Thursday, July 22, 2010

The Canadian Medicare system serves me well.

1. When I had my heart attack on June 27th, the first person I stopped to ask for help called 911 and asked for an ambulance. This arrived very quickly and took me immediately to the Heart Institute of Ottawa. There I was given an angioplasty right away and two stents were inserted in the artery that was most clogged. I then stayed in the hospital for three days before being allowed to come home. All of this was at no cost to me and with no waiting.

2. Yesterday, my heart monitor showed that my heart rate had shot up during the morning walk. This followed a similar occurrence on Monday. When I phoned my doctor's office and the Heart Institute, both advised me to check in to the nearest Emergency department at my local hospital. I did this and was quickly admitted to the Queensway-Carleton Hospital for observation and tests. There was no waiting. Initial blood work and EEG work showed no problems, but I was kept in, in the drafty nightshirt I was given for further tests eight hours after the walk and the racing heart rate. When these tests again showed normal levels and no evidence of another heart attack, I was allowed to come back home. I was assured I had done the right thing in seeking help. Again, no waiting and no costs to me.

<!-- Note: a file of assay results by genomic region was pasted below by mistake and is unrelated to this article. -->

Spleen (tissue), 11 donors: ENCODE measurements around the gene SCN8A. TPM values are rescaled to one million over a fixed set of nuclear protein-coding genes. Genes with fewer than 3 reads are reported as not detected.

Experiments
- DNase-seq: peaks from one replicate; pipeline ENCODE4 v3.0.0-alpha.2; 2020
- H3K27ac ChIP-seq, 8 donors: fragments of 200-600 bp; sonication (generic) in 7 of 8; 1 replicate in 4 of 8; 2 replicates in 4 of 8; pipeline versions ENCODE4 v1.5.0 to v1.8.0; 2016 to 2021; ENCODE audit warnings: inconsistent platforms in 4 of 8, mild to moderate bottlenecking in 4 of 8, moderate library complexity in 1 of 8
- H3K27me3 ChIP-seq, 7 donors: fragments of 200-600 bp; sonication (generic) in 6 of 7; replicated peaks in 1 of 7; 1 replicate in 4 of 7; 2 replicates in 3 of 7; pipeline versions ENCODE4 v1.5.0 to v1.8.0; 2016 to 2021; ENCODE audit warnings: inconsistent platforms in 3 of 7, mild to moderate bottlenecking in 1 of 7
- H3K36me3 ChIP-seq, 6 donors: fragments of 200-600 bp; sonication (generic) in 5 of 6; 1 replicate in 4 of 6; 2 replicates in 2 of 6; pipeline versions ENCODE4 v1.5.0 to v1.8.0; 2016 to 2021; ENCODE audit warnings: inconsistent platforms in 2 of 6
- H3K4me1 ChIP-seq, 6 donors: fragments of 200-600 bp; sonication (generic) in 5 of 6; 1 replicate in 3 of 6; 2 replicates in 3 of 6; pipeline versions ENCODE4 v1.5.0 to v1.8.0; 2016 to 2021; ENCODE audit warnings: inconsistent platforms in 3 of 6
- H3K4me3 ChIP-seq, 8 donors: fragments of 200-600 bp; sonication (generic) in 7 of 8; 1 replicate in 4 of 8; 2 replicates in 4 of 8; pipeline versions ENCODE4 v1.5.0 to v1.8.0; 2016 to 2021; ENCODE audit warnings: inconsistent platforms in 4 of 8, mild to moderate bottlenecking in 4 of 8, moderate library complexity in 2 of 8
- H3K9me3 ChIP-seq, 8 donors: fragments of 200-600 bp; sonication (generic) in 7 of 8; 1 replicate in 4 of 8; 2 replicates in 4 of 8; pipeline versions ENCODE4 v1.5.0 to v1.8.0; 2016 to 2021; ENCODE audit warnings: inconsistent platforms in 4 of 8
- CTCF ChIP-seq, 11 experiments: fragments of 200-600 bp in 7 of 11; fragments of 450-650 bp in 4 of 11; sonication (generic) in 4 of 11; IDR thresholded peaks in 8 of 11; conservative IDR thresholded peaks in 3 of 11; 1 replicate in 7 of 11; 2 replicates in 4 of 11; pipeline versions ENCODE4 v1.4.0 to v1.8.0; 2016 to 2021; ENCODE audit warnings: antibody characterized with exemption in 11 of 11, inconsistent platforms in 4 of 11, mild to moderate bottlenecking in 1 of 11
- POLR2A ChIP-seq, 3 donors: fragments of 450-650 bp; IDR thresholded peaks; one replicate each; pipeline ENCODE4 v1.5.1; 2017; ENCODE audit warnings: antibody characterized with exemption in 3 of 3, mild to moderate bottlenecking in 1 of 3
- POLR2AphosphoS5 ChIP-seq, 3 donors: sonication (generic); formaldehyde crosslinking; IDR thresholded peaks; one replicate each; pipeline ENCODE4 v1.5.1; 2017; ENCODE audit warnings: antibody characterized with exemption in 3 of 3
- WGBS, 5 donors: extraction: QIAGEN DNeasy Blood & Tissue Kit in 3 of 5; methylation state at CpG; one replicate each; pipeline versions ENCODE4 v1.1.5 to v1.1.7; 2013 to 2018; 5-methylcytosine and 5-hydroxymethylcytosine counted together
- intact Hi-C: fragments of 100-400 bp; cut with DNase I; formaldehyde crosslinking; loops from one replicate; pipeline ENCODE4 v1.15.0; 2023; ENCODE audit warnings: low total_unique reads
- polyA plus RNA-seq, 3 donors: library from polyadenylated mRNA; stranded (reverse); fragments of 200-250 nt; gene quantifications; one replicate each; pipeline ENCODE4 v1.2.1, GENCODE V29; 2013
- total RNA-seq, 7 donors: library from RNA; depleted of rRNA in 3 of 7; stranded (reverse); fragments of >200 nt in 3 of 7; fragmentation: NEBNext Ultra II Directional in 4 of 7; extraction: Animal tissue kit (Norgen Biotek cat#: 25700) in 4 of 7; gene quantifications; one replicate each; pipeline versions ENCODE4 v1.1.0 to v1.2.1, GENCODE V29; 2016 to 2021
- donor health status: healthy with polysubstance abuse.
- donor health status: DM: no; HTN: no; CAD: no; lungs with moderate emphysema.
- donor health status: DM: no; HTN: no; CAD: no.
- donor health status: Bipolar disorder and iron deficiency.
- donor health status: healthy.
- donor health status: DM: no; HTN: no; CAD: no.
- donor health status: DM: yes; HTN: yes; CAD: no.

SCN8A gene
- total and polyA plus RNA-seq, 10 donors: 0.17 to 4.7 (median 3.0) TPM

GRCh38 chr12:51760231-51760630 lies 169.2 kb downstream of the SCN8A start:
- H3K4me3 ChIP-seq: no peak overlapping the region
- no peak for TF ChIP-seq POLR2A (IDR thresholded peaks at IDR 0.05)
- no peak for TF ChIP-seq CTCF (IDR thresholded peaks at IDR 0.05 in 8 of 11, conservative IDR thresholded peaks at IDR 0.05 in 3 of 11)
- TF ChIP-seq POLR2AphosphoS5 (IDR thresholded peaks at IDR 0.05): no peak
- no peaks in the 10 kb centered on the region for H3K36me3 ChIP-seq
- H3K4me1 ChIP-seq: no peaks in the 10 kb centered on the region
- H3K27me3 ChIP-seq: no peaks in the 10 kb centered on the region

3. On July 29th, just a month after my heart attack, I am scheduled to return to the Heart Institute to have two more stents installed in the other arteries that are narrowed. The short wait period rates my need for intervention against others in the Province with similar conditions.
If my Emergency Room visit yesterday had shown there had been another attack, I am assured I would have been shipped immediately to the Heart Institute for intervention there and then.

4. Following the July 29th intervention, I will be enrolled in a rehabilitation clinic at the Institute. Through that clinic, for a period of one to three months, I will have twice weekly sessions to learn how to better take care of my health and begin a monitored exercise program. This pro-active rehabilitation program again will be at no cost to me.

All in all, the Canadian system of health care has really come through for me. Those nasty stories about wait lists are just not true in my experience here.

1 comment:

  1. I second your comments, John! It's true that there are wait times for elective surgeries, but emergency care is outstanding and very speedy. Also, follow-up treatment including home care, physiotherapy and even transportation services is excellent. No system is perfect, but ours in Canada is generally very good.